Annual Goodwill Impairment Test Might Be Eliminated

FASB said it favored doing away with the annual goodwill impairment test for public companies, signaling it provides little benefit to investors. Board members said an impairment test should be done when there is an indicator that goodwill is likely impaired. Impairment testing can happen at any time, but not later than the end of a reporting period, according to the discussions. “I would call it an indicator approach— triggers may be a subset of that but I think broader facts and circumstances indicate that there is an impairment and to me that’s probably the more likely scenario that really [it is] the accumulation of things that do that,” FASB Vice Chair James Kroeker said. The board discussions were part of ongoing talks to craft a proposal that would revise the subsequent accounting of goodwill. The reporting of goodwill—a figure signifying the intangible value of an acquired asset—can impact profitability if that value falls. Goodwill becomes impaired if its fair value declines below its carrying value. “The immediate question I think internally is ‘did it happen earlier and did we miss it,’ the auditors come in and ask ‘did it happen earlier and did you miss it,’ audit regulators come in and ask ‘did it happen earlier and did you miss it,’ and securities regulators come in and ask ‘did it happen earlier and did you miss it,” Kroeker said. “So I think it’s belts and suspenders,” he said. “I think we’ve shown that the system already challenges that and so I don’t think the annual impairment test is really a necessary one for entities that have properly functioning financial reporting system and controls.”


Acting Chair Halts Previously Planned Advisory Group

PCAOB Acting Chairperson Duane DesParte is hitting the brakes on forming the new Standards Advisory Group (SAG) that was heavily criticized by investor advocates in the spring when its charter was unveiled. DesParte also said that he has directed staff to reassess the board’s stakeholder engagement efforts. “It is crucial we seek a comprehensive and diverse array of perspectives and advice to best inform our oversight work and advance our mission of investor protection,” DesParte said in a statement. “Listening carefully to the feedback we have received and reflecting on our work in many areas, including our engagement with the investor community, I believe it is important to reassess our current path to ensure all stakeholders are represented at the table and that their voices are heard.” The PCAOB said that the nominations process to become a SAG member is being paused. The board will consider the nominations that were submitted once it completes reevaluating the framework of advisory groups. Additional nominations may be sought thereafter. This comes as the PCAOB in late March set up the new SAG and abolished previous advisory panels, the Standing Advisory Group (old SAG) and the Investor Advisory Group (IAG). The new SAG would advise the board on its standards-setting activities. The new SAG would have 18 members: five investors, four auditors, three audit committee members or directors, three financial reporting oversight personnel, and three academics or others with specialized knowledge. In mid-April, the board opened up nominations with deadline of June 14.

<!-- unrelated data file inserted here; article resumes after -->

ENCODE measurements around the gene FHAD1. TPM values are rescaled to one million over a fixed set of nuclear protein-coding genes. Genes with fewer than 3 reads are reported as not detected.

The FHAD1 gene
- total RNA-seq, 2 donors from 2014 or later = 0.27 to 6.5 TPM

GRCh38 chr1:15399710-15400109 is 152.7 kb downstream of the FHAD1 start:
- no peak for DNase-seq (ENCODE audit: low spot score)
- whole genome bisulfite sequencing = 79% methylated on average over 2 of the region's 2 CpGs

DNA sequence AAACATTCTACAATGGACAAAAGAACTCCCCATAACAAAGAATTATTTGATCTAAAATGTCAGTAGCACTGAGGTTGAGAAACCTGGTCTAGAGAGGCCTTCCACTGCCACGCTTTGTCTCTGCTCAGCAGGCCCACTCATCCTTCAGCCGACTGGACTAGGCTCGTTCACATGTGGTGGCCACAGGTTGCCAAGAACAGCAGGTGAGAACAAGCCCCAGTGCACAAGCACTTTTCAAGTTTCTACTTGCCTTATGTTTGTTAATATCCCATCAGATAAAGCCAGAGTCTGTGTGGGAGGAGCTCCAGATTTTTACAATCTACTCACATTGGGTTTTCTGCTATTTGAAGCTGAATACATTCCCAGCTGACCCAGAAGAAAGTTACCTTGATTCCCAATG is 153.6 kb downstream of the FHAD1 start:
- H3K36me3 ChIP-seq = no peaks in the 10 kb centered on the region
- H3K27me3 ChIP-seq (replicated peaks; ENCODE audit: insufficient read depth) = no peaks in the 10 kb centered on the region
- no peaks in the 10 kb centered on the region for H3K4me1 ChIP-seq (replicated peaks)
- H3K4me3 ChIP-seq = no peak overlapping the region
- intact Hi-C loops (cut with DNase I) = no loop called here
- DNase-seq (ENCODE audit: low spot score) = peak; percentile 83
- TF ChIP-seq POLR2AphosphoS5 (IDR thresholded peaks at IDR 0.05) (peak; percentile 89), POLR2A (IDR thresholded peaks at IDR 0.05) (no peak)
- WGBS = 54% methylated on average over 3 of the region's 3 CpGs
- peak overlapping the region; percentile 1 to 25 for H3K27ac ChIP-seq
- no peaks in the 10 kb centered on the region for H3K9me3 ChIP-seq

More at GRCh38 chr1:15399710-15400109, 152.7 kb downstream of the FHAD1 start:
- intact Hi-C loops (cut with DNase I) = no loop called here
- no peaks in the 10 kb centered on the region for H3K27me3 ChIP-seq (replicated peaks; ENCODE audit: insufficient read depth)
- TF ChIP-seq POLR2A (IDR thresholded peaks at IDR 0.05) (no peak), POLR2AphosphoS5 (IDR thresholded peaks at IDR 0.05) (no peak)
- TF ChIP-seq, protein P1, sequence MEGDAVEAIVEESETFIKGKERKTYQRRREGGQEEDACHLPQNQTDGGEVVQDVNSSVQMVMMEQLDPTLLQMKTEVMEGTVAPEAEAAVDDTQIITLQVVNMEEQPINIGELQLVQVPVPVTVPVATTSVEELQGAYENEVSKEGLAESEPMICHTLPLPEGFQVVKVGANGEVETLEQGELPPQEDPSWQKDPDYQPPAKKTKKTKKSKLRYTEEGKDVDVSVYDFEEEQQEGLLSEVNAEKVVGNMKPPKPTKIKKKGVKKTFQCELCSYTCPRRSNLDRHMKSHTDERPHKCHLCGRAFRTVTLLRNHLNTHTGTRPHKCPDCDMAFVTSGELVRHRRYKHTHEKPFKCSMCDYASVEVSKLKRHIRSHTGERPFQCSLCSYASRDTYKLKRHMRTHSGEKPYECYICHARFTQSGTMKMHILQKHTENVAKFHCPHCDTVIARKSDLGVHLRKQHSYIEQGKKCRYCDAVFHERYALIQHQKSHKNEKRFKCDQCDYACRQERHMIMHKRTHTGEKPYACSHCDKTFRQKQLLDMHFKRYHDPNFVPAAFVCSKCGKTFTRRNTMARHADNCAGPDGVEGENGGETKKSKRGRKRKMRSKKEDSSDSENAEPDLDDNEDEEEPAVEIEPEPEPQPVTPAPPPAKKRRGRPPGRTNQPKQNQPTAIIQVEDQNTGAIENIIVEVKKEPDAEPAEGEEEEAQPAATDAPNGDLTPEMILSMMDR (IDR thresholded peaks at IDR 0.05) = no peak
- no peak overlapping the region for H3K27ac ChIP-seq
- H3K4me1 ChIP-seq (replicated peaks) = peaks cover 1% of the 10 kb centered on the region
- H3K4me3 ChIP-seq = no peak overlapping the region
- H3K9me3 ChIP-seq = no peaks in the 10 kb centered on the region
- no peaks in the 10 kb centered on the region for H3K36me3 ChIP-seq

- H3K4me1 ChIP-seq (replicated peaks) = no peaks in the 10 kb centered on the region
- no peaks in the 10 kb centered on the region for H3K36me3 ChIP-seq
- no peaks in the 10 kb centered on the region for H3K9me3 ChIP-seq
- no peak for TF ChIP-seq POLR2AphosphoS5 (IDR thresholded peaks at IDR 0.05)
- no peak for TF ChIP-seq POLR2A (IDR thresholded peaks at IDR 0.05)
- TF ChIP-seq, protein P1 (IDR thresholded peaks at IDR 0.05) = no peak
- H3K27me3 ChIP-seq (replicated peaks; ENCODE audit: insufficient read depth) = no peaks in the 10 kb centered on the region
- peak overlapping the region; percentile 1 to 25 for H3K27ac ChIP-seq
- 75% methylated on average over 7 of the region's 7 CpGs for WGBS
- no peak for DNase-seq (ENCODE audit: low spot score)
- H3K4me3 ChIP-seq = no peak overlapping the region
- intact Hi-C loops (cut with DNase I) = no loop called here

Webinars on Business Combinations under Common Control Scheduled.

The IASB said it will hold a second batch of webinars about potential accounting changes to rules for transfers of businesses between companies within the same group. Two webinars will be held on Wednesday, June 30, for 45 minutes: 9:00–9:45 a.m. and 4:30–5:15 p.m. GMT (i.e., 4:00–4:45 a.m. and 11:30 a.m.–12:15 p.m. EDT). The events are aimed at generating broad feedback on a November 2020 IASB Discussion Paper (DP) 2020-2, “Business Combinations under Common Control,” which was issued with a September 1 public comment deadline. IASB member Bruce Mackenzie and technical staff will “discuss feedback received in the initial outreach activities, and address some of the frequently asked questions from stakeholders,” the announcement stated. The IASB first held a webinar on the topic on January 27, which focused on a general overview of the discussion paper.